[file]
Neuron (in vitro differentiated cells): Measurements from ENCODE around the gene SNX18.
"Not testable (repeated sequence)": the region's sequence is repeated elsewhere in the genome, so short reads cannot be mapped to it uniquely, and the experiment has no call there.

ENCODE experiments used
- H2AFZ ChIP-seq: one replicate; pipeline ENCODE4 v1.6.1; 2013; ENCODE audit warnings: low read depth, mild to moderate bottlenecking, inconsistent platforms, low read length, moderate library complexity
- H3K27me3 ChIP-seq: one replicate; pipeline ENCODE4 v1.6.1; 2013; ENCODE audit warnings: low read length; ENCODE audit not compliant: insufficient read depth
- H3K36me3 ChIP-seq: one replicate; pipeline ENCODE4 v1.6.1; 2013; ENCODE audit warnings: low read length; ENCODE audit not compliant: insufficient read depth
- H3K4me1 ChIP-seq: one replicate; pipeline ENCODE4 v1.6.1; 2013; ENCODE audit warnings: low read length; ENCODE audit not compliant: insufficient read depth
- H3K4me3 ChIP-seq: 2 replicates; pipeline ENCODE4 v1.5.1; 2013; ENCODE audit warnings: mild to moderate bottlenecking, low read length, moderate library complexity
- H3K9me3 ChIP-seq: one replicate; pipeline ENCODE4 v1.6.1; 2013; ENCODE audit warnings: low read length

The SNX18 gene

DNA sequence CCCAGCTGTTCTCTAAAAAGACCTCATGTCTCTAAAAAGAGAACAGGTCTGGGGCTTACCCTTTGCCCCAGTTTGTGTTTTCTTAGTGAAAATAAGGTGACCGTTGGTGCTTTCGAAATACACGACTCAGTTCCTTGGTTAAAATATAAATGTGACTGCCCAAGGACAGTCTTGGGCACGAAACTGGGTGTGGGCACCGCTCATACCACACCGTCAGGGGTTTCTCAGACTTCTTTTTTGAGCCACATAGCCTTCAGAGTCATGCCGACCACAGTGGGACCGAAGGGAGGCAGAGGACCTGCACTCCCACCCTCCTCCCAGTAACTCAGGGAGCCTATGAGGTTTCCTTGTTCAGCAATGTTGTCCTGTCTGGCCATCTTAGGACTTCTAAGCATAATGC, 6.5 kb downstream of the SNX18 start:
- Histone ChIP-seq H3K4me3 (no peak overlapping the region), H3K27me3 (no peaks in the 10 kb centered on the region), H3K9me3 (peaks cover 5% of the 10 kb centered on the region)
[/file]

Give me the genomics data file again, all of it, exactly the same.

Neuron (in vitro differentiated cells): Measurements from ENCODE around the gene SNX18.
"Not testable (repeated sequence)": the region's sequence is repeated elsewhere in the genome, so short reads cannot be mapped to it uniquely, and the experiment has no call there.

ENCODE experiments used
- H2AFZ ChIP-seq: one replicate; pipeline ENCODE4 v1.6.1; 2013; ENCODE audit warnings: low read depth, mild to moderate bottlenecking, inconsistent platforms, low read length, moderate library complexity
- H3K27me3 ChIP-seq: one replicate; pipeline ENCODE4 v1.6.1; 2013; ENCODE audit warnings: low read length; ENCODE audit not compliant: insufficient read depth
- H3K36me3 ChIP-seq: one replicate; pipeline ENCODE4 v1.6.1; 2013; ENCODE audit warnings: low read length; ENCODE audit not compliant: insufficient read depth
- H3K4me1 ChIP-seq: one replicate; pipeline ENCODE4 v1.6.1; 2013; ENCODE audit warnings: low read length; ENCODE audit not compliant: insufficient read depth
- H3K4me3 ChIP-seq: 2 replicates; pipeline ENCODE4 v1.5.1; 2013; ENCODE audit warnings: mild to moderate bottlenecking, low read length, moderate library complexity
- H3K9me3 ChIP-seq: one replicate; pipeline ENCODE4 v1.6.1; 2013; ENCODE audit warnings: low read length

The SNX18 gene

DNA sequence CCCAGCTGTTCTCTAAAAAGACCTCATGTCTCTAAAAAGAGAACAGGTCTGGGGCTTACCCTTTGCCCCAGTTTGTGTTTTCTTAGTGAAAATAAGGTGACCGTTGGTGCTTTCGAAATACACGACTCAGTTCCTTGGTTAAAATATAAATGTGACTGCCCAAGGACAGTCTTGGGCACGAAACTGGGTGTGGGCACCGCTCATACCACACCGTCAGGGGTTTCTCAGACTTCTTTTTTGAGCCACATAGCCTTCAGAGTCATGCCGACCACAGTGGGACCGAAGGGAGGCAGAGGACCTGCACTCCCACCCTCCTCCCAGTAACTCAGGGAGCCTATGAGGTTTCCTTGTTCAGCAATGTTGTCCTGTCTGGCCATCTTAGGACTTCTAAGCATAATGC, 6.5 kb downstream of the SNX18 start:
- Histone ChIP-seq H3K4me3 (no peak overlapping the region), H3K27me3 (no peaks in the 10 kb centered on the region), H3K9me3 (peaks cover 5% of the 10 kb centered on the region)